It may seem like this is all I’ve been doing for the past few months, but I have yet another book review that has made it on to the ‘free’ area of Free Software Magazine. This time it is Degunking Linux by Roderick W Smith. At its heart, this book is about trying to get the best performance – from CPU speed, to application performance and even disk space – out of your machine by doing some regular maintenance. This includes removing old applications, keeping your system up to date, flushing out the old caches and keeping your system spick and span. This book has a rather interesting layout, in that it not only covers the mechanicss, but also provides multi-step programs for what to do on your machine when you have a few spare minutes right up to days to spend spring cleaning your machine. If you use Linux regularly on your server or desktop, this book is well worth a read.
Frequently you will hear about how secure Linux is as an operating system. Although a lot of the security of the OS comes from the many eyes examining the code and the strong developer spirit that means software is frequently updated and improved, it doesn’t automatically mean that Linux is automatically secure out of the box. You still need to ensure some good basic security practices and principles. If you are securing specific applications and services then there are still steps to follow, other software to install and some tricks and traps for the unware. All of this is covered in detail in Linux Server Security, by Michael D Bauer. A review of the book that I did for Free Software Magazine has just reached the Free Software Magazine website.
I’m a regular expression junkie – I think one of the main reasons I love Perl so much is because it’s just so darn easy to go ahead and regexp either with a substitution or match to get the information I want. It certainly makes certain parts of my job easier. Getting them right though can be difficult, so it’s great to see this book using regular expressions by Nathan Good, which I reviewed recently for Free Software Magazine.The book is excellent and well worth buying if you use regular expressions frquently in your applications. You can read the full review on this link, or simply buy the book on Amazon.com.The review recently made it to the front page of the magazine, and is now free to be read by non-subscribers.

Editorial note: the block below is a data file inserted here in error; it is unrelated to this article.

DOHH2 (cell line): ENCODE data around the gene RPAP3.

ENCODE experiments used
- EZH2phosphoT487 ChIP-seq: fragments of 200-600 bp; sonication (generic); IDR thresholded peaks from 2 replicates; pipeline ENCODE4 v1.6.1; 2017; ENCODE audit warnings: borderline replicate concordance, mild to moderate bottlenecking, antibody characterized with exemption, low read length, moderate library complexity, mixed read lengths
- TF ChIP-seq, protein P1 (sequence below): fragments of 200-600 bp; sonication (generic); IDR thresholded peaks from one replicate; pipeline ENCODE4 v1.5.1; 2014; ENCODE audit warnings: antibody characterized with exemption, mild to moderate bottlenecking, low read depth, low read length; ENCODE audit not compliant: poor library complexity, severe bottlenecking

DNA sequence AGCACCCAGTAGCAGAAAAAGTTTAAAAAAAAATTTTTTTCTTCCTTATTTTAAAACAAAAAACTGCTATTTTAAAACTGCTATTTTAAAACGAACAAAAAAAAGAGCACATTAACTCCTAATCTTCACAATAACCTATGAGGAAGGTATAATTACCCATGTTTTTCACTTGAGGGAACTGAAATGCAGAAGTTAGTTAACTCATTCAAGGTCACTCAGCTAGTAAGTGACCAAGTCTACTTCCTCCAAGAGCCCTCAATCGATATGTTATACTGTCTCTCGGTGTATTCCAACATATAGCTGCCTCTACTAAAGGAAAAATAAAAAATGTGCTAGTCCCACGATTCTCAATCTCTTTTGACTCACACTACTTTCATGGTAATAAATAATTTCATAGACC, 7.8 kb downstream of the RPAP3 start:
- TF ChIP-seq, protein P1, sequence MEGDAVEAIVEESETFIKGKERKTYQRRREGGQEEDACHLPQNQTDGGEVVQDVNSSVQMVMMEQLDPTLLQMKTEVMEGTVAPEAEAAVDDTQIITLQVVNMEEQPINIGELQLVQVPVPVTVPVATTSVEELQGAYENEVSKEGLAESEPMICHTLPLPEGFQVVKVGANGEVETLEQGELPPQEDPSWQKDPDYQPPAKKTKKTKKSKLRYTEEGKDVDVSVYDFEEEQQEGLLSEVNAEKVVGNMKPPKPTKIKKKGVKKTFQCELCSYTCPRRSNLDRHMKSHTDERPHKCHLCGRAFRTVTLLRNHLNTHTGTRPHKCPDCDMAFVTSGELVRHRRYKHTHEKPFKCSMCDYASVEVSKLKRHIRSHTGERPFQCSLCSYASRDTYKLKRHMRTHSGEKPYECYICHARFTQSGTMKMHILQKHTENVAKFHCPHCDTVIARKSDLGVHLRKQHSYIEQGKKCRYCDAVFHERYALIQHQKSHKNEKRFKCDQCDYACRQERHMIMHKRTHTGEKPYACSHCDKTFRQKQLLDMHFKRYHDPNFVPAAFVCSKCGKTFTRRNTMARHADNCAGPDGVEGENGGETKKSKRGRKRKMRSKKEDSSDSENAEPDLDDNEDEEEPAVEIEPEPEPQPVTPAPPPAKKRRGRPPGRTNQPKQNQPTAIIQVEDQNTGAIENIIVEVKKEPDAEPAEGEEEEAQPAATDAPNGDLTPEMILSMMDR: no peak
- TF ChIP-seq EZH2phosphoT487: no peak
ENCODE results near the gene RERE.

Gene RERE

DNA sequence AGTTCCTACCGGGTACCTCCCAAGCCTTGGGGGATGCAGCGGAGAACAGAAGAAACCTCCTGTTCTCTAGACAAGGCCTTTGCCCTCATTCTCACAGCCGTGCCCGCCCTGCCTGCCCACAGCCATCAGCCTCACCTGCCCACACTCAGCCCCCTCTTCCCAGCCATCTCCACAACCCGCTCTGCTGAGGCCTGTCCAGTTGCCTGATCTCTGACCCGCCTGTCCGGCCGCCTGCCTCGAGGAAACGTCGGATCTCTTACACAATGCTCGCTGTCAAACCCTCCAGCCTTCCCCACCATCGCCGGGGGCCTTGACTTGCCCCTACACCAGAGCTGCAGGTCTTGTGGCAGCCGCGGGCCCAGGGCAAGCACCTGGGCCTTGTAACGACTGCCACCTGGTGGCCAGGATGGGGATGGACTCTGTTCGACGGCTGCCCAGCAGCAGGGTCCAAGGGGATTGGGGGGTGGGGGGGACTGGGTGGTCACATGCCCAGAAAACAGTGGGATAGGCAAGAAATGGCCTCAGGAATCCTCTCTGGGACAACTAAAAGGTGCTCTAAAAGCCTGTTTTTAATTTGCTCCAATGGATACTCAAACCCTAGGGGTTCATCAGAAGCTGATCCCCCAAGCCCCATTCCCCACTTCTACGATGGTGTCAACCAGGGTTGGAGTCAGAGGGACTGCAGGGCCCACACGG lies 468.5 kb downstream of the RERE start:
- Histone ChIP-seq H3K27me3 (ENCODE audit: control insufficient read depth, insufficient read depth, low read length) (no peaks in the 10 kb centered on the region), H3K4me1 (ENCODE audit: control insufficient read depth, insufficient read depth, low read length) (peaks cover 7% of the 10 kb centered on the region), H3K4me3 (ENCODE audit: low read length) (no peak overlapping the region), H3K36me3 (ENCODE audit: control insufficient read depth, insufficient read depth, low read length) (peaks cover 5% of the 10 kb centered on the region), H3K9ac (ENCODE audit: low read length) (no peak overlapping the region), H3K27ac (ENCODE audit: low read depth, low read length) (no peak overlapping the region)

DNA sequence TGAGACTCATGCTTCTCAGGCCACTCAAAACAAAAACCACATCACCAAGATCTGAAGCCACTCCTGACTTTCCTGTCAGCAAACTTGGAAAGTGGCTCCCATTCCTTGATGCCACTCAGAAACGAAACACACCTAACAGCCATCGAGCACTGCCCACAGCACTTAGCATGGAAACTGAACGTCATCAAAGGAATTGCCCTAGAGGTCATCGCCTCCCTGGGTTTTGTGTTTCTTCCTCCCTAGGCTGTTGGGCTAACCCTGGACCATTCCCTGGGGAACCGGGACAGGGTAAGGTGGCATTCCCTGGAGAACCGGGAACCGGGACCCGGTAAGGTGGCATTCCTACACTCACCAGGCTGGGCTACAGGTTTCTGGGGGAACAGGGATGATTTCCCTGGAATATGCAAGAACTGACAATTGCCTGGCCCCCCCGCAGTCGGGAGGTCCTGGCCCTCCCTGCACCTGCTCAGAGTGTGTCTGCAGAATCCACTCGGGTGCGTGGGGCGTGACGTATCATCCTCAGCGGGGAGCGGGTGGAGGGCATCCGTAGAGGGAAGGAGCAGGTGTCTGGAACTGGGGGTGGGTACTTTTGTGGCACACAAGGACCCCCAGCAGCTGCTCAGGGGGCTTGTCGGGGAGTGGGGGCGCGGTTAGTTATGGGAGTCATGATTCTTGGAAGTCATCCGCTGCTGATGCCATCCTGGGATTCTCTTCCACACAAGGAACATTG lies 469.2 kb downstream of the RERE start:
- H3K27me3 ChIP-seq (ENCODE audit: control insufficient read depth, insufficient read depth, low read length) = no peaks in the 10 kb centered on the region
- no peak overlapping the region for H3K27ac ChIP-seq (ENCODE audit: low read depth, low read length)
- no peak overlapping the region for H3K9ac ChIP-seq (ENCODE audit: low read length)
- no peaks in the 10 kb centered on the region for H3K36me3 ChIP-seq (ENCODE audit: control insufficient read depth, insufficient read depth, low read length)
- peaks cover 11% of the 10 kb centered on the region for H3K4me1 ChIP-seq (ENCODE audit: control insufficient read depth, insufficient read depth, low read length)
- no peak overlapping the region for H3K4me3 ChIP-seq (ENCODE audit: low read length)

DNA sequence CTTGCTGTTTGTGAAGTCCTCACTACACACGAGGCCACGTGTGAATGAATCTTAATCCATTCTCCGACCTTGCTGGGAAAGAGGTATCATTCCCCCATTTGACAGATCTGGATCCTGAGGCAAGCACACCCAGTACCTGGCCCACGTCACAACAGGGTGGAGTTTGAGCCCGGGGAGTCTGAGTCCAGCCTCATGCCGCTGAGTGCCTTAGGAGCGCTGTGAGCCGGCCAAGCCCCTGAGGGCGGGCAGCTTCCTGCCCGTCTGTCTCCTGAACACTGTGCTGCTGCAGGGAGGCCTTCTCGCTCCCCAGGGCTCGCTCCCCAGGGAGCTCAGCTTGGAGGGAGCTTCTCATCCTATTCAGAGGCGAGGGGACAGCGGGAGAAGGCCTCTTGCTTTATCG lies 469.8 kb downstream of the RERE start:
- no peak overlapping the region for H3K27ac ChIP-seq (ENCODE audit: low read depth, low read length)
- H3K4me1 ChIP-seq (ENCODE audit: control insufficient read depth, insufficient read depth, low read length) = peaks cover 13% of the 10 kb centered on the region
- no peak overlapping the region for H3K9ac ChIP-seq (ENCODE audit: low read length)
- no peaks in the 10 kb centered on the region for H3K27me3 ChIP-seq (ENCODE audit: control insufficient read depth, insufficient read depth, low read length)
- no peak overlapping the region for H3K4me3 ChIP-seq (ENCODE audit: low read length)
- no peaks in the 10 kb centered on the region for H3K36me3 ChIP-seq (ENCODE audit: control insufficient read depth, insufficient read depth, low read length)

I interview Arnold Robbins, maintainer of Gawk and author of Linux Programming by Example: The Fundamentals about his book, Gawk and how maintainers like me are kept in check. Here’s an extract:
LP: Do you think there’s a need for such low-level programming guides?Robbins: Yes, I do. It’s wonderful to program at a higher level of abstraction, such as what Java and Python give you, or in a different way, what the shell gives you.But there are times when you’ve got to get as close to the metal as you can, and that calls for C or C++ and direct system calls. Besides, I think it’s kind of neat to see the clear relationship between the way the Unix system calls work and the semantics made available at the shell level (I/O redirection, piping), and that in fact it’s not really such difficult dark magic after all.
Getting users to try Linux is only half the battle. The other half is showing them what they can achieve when using it. Linux Made Easy by Rickford Grant uses a task based approach to show how you can use Linux to perform your daily tasks; email, browsing, letter writing, even scanning and printing are covered in detail. I spoke to Rickford Grant about the book, why he chose Xandros and how the look and feel of the computing environment are more important to acceptance than the name on the box.